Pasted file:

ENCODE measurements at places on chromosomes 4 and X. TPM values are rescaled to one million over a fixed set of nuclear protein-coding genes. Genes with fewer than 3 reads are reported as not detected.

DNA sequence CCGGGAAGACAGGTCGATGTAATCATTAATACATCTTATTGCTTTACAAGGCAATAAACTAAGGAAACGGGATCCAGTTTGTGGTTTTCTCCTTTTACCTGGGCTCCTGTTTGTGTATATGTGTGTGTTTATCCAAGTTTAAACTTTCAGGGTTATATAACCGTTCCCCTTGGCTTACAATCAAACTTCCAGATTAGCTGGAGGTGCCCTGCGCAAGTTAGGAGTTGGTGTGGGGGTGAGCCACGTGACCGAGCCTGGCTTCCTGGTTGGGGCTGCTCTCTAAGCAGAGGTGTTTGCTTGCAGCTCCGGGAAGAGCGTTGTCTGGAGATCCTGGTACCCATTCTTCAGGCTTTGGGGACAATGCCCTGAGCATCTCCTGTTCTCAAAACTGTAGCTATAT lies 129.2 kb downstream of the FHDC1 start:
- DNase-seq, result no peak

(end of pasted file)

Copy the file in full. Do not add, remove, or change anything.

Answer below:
ENCODE measurements at places on chromosomes 4 and X. TPM values are rescaled to one million over a fixed set of nuclear protein-coding genes. Genes with fewer than 3 reads are reported as not detected.

DNA sequence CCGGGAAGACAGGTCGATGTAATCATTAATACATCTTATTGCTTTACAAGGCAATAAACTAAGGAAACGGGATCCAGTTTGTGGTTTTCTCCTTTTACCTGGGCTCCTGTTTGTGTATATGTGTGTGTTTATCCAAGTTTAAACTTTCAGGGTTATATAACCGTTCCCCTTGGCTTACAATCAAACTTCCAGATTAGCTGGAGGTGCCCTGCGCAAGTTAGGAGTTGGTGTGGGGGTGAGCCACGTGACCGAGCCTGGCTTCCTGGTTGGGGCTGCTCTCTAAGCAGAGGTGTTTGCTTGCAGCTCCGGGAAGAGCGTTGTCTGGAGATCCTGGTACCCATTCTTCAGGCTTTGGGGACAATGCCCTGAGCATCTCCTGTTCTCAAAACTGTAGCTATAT lies 129.2 kb downstream of the FHDC1 start:
- DNase-seq, result no peak